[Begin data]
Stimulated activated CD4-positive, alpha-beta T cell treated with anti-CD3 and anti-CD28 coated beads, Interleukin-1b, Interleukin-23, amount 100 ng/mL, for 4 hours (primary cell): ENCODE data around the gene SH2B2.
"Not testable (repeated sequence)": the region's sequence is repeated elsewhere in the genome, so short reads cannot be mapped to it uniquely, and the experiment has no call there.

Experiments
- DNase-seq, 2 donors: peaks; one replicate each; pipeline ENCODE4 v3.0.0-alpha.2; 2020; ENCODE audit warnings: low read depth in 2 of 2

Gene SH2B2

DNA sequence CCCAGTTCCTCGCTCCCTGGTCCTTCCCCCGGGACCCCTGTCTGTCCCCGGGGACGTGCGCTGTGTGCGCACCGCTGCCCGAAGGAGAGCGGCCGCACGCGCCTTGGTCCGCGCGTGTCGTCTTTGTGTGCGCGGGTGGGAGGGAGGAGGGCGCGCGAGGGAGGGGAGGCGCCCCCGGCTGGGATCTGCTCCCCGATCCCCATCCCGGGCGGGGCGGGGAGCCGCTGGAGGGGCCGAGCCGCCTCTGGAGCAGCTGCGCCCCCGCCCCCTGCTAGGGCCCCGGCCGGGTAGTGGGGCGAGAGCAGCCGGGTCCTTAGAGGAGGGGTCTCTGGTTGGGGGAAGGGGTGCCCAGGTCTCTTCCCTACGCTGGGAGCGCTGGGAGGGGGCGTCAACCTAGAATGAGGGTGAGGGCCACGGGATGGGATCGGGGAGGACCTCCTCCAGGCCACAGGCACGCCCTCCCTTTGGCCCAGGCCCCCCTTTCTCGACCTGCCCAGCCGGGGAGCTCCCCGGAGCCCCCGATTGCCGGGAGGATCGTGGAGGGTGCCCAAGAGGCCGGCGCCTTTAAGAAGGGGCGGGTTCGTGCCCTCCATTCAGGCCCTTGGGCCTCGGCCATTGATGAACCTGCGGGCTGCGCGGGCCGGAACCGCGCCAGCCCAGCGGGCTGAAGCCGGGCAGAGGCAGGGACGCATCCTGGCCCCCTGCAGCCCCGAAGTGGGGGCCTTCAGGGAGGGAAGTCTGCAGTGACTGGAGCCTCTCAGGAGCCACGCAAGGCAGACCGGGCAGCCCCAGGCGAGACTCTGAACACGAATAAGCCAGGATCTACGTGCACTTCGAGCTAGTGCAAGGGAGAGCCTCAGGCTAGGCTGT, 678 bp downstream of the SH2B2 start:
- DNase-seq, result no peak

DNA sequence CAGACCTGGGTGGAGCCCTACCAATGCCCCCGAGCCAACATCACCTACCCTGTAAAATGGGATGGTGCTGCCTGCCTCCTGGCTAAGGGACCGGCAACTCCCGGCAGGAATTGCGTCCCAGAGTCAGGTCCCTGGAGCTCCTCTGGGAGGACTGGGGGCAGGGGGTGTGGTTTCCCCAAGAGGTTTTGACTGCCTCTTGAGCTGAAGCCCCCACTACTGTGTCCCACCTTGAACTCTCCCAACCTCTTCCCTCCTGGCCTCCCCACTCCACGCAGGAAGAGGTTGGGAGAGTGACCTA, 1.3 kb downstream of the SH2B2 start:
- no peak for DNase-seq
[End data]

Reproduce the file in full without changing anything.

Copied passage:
Stimulated activated CD4-positive, alpha-beta T cell treated with anti-CD3 and anti-CD28 coated beads, Interleukin-1b, Interleukin-23, amount 100 ng/mL, for 4 hours (primary cell): ENCODE data around the gene SH2B2.
"Not testable (repeated sequence)": the region's sequence is repeated elsewhere in the genome, so short reads cannot be mapped to it uniquely, and the experiment has no call there.

Experiments
- DNase-seq, 2 donors: peaks; one replicate each; pipeline ENCODE4 v3.0.0-alpha.2; 2020; ENCODE audit warnings: low read depth in 2 of 2

Gene SH2B2

DNA sequence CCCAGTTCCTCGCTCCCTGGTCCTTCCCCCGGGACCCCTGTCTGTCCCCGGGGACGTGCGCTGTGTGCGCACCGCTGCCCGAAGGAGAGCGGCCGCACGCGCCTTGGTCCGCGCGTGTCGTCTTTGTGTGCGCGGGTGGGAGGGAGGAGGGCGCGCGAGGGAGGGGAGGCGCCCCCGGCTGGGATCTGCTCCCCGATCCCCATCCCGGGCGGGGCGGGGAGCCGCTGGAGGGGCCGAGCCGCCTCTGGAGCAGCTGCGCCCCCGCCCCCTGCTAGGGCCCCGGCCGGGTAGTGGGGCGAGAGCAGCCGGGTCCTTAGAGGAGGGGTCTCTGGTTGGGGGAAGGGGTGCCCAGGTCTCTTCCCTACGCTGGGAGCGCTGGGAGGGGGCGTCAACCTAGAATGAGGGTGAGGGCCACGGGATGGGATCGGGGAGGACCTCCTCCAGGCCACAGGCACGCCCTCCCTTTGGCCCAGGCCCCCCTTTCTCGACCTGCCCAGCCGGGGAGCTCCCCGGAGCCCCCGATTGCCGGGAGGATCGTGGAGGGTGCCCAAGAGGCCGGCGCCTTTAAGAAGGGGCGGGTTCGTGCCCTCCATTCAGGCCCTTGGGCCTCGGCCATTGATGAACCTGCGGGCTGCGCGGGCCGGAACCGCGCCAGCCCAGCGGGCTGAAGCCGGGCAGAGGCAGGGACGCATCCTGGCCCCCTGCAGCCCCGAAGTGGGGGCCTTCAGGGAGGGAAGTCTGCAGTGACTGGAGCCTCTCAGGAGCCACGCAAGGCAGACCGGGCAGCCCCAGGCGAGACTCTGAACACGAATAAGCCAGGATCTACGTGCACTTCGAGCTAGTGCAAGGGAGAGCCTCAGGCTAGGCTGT, 678 bp downstream of the SH2B2 start:
- DNase-seq, result no peak

DNA sequence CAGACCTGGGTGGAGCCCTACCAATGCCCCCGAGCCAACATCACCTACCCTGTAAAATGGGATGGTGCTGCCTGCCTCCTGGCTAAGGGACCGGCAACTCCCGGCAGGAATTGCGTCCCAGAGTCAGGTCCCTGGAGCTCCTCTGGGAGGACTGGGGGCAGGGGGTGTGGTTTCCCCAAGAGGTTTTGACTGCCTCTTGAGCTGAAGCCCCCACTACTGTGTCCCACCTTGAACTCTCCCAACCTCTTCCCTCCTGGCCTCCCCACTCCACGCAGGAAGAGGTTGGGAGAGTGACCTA, 1.3 kb downstream of the SH2B2 start:
- no peak for DNase-seq